ILLEGAL BLACK BUSINESS, ORGANIZED CRIMINAL ACTIVITIES. Organized crime and illegal business activities are found in many inner-city African American communities, fueled by economic disadvantage and blocked legal employment and self-employment opportunities. The predominance of evidence, however, suggests that the organization of criminal activities in black communities parallels that of the organization of legal business activities: African Americans are largely workers and not owners. This was true during the 1920s and 1930s, when many criminal enterprises thrived in American cities, and is true in the post-1980s era, when black gangs and criminal trades appear to be on the rise once again.
Conventional theories of entrepreneurship suggest that blocked employment opportunities and economic disadvantage represent one of many pushes into self-employment. Self-employment offers an alternative to low-wage work and yields opportunities for accumulation of capital and social and economic mobility. When opportunities for financing entrepreneurship and legal business development are also blocked, however, the push of low wages and economic disadvantage often is into illegal activities.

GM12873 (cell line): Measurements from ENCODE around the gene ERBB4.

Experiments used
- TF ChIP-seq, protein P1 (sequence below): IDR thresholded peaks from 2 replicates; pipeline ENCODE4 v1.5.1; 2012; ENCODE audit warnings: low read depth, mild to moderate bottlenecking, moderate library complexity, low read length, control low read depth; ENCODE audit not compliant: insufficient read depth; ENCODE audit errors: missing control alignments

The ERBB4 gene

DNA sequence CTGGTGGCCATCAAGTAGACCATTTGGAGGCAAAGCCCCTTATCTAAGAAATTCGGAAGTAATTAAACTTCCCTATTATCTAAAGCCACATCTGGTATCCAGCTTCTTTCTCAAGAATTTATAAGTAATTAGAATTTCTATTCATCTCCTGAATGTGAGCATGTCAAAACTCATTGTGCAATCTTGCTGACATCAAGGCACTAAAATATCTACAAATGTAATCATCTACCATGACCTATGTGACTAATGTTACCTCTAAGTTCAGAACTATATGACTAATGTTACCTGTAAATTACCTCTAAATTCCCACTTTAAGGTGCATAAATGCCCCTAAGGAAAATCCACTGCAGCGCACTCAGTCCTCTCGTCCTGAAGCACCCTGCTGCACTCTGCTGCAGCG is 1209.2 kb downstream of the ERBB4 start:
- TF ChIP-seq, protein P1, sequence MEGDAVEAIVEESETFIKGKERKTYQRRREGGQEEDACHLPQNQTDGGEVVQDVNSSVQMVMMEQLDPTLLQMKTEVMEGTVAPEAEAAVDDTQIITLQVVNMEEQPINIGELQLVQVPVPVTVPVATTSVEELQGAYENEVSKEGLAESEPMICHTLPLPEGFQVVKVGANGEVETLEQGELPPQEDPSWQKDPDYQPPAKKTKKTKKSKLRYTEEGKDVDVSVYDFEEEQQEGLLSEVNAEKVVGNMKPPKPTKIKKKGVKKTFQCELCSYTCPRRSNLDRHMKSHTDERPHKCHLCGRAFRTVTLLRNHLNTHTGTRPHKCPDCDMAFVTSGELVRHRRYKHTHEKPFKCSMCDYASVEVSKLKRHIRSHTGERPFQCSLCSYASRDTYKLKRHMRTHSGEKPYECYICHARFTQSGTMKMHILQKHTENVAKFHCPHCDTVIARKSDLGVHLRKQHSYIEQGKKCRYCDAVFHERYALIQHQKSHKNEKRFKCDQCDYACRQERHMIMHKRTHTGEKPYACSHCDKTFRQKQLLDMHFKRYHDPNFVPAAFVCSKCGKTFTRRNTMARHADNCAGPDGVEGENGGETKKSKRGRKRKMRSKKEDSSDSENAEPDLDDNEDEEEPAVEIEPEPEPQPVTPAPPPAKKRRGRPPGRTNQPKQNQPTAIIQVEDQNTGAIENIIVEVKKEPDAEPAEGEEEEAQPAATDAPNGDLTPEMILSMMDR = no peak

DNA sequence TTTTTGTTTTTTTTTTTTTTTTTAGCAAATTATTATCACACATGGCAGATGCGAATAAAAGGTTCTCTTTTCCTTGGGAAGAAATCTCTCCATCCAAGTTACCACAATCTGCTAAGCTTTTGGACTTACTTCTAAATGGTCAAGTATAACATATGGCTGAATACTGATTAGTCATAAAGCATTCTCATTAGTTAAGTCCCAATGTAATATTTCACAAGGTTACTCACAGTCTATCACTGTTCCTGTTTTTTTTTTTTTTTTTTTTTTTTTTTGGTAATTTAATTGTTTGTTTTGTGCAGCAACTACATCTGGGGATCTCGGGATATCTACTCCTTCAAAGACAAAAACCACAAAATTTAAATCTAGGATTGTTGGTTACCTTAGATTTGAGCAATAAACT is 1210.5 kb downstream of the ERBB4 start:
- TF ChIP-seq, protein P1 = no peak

Inner-city African Americans are severely underrepresented among the self-employed, even though conventional disadvantage theories of entrepreneurship—which explain, for example, Korean small business development—would suggest high rates of black self-employment and small business ownership. But the absence of traditional revolving credit institutions, such as the Susu, and discriminatory barriers in commercial and mortgage credit markets have hampered